Another kind of crowd-sourcing we're funding is the Ashoka work on collaborative competitions. So rather than a complete competition, which is what InnoCentive is, the hypothesis that Ashoka had, which we also have found really interesting, is that if you post the problem and everybody's posting their solutions, all of you can identify where there's white space where other people aren't thinking about things, but you can also iterate to a better solution. So, we funded a global water challenge for them. And they had 340 entries, and you could see people in all different countries, working on the solution. You could see the iteration occurring and the winning solution came from people in seven different countries, who had never met one another, who were collaborating and competing sort of virtually, but wound up as the collaborators in this solution, which was then taken to scale in a very significant way.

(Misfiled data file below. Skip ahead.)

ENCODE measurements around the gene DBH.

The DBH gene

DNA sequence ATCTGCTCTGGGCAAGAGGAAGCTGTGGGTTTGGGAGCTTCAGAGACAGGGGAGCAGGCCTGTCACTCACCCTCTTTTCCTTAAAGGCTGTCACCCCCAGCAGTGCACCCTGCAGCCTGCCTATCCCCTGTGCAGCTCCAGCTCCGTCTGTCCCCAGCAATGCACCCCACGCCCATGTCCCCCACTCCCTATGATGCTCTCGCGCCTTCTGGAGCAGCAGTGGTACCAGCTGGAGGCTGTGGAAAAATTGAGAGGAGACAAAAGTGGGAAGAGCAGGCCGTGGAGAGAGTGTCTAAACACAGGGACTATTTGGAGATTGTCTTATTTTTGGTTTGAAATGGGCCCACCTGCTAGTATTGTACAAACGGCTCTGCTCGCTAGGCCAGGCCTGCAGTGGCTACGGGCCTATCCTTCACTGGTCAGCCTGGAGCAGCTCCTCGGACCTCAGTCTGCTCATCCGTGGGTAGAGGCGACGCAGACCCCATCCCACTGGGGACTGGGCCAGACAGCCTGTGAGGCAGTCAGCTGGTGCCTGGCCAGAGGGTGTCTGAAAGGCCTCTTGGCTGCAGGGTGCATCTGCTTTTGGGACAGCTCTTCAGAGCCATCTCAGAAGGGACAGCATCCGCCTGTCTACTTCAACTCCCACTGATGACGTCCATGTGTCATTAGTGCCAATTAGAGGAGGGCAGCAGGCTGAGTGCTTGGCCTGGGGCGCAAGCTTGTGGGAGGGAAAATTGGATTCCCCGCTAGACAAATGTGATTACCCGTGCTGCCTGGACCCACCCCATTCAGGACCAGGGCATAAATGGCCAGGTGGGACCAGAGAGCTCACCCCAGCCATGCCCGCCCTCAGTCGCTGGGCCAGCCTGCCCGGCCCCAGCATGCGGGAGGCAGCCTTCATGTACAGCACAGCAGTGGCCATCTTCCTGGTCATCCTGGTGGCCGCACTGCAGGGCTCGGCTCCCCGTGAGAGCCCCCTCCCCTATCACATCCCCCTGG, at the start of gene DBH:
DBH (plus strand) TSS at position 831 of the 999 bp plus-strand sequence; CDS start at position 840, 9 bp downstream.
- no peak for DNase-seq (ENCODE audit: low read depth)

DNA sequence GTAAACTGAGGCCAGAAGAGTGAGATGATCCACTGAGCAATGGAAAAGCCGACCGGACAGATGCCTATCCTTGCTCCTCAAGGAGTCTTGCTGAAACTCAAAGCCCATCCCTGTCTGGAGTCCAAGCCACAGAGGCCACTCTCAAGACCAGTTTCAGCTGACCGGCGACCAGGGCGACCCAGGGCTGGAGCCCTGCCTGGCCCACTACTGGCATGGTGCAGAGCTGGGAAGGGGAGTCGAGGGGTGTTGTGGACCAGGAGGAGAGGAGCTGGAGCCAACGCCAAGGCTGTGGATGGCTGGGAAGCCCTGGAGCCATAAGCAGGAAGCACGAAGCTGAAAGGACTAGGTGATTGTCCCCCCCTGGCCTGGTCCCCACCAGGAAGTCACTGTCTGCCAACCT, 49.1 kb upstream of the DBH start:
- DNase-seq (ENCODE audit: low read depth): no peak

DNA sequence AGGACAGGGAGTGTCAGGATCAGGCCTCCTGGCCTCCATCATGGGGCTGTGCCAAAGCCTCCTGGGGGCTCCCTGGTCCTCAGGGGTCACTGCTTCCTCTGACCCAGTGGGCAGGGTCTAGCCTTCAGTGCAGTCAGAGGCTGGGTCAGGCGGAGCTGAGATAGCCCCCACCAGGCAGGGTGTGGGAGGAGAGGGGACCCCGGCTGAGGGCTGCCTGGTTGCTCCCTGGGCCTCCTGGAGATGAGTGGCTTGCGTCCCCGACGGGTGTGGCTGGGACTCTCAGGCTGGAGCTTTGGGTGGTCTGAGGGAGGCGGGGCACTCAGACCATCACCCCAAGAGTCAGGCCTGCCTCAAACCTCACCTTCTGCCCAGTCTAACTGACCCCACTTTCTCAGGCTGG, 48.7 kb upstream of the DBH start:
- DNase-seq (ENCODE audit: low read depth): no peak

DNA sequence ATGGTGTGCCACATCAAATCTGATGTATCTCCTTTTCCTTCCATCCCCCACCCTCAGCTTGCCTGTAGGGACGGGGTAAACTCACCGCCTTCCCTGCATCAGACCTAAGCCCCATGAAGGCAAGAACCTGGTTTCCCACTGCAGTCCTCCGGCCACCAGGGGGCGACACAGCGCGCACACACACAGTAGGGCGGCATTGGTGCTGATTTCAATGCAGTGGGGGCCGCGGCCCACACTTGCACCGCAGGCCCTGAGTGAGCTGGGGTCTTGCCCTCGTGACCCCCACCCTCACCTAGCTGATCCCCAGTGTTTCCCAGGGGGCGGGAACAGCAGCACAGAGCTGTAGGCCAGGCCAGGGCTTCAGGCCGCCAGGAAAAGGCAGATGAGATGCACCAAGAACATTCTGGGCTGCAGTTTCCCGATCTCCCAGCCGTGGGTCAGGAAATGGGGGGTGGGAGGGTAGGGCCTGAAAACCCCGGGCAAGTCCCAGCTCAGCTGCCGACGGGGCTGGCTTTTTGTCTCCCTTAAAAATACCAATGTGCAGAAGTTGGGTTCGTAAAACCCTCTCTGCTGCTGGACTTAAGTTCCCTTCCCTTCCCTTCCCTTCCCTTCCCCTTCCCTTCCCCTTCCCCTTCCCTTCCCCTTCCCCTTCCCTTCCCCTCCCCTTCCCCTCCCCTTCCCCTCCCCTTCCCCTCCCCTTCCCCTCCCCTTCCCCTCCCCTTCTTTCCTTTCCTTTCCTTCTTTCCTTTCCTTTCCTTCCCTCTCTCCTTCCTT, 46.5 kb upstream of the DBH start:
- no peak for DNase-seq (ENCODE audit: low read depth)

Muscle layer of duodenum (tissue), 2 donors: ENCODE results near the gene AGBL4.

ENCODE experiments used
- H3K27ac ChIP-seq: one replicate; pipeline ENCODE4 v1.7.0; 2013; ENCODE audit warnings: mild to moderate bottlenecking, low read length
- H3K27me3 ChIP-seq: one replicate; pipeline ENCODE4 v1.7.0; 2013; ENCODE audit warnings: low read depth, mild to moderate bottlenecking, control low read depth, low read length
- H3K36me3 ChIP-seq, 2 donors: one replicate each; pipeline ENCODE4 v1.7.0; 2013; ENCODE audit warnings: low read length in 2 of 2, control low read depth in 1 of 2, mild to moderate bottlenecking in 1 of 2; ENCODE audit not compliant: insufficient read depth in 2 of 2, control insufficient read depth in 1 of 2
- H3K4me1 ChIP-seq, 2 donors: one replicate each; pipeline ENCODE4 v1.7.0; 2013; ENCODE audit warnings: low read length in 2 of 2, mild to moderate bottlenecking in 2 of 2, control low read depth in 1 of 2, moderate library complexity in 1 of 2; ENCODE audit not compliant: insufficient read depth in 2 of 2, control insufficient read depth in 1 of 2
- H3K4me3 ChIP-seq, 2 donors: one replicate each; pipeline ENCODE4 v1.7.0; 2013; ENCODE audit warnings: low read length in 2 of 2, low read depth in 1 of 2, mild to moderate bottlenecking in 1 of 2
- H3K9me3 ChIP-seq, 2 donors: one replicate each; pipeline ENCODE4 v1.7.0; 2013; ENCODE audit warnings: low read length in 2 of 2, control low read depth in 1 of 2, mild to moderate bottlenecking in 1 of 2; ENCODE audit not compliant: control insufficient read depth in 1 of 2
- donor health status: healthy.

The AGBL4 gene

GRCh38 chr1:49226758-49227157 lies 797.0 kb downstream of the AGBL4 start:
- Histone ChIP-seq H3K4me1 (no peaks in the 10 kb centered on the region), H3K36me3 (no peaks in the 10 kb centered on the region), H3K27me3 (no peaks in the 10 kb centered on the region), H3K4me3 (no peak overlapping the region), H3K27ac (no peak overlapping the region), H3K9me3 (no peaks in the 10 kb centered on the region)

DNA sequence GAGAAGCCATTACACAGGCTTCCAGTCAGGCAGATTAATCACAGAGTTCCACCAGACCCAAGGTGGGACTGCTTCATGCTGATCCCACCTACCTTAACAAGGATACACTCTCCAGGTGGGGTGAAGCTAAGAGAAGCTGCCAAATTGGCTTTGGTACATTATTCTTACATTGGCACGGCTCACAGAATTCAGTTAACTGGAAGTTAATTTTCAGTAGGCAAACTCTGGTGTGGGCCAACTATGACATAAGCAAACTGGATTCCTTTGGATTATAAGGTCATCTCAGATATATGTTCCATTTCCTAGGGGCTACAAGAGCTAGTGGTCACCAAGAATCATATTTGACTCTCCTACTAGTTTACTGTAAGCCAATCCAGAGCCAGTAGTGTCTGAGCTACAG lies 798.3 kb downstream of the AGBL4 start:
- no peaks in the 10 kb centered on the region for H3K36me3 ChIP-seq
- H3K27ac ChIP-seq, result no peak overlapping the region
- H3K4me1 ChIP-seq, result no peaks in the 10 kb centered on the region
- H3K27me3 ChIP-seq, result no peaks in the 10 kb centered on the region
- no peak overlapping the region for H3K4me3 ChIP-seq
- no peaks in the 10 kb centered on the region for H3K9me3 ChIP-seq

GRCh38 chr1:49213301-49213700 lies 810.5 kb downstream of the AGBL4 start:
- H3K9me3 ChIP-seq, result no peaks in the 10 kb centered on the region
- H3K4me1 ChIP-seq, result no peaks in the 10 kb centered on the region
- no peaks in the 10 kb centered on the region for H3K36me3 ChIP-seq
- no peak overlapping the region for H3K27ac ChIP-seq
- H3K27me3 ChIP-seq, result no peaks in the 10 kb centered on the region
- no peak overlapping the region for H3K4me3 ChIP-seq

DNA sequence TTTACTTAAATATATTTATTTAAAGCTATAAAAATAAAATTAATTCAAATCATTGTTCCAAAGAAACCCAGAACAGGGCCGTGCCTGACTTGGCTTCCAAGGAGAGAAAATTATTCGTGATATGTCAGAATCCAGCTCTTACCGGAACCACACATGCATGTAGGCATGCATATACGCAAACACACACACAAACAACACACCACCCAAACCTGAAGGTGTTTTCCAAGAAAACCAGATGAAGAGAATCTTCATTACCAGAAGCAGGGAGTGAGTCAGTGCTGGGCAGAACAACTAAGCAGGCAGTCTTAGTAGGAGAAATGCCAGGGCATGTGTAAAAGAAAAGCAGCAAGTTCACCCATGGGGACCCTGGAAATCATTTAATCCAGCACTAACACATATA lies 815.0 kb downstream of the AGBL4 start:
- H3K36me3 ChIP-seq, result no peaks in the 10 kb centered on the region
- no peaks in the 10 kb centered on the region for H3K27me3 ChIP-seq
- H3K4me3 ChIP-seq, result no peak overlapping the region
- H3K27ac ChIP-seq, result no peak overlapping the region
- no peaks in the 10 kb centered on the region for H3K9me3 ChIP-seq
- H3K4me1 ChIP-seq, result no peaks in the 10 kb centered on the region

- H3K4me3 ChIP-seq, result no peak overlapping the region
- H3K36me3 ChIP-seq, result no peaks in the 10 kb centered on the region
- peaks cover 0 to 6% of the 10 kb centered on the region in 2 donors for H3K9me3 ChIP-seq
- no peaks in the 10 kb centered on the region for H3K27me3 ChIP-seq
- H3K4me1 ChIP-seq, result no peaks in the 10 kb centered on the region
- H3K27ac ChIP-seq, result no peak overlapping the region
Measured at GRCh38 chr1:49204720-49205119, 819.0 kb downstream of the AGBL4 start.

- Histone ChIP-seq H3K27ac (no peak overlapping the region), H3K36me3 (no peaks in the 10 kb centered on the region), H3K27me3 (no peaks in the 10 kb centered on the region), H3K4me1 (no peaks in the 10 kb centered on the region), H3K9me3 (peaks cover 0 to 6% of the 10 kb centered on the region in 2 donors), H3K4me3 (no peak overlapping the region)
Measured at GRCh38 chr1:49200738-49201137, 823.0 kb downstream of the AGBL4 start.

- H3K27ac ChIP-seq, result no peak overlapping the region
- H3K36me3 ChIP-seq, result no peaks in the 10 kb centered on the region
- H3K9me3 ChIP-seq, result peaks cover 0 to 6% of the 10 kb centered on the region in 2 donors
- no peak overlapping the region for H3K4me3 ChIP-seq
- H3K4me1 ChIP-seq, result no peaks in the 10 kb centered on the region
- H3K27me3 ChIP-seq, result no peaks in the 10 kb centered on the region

Based on this success, we funded a collaborative competition recently for the G20. The G20 asked for help in creating a collaborative competition on the Ashoka platform for the best ideas in the world on how to finance small and medium sized enterprise. As you know, there's a lot of attention to micro finance, and it's wonderful, but we're not going to get growth and poverty reduction without starting to go to scale and SMEs, along the continuum, are the next sized growth engine and next sized business entity. And the G20 wanted to invest, but they felt that they didn't have a good line of sight on what the best financing models were. So, they decided let's crowd-source it.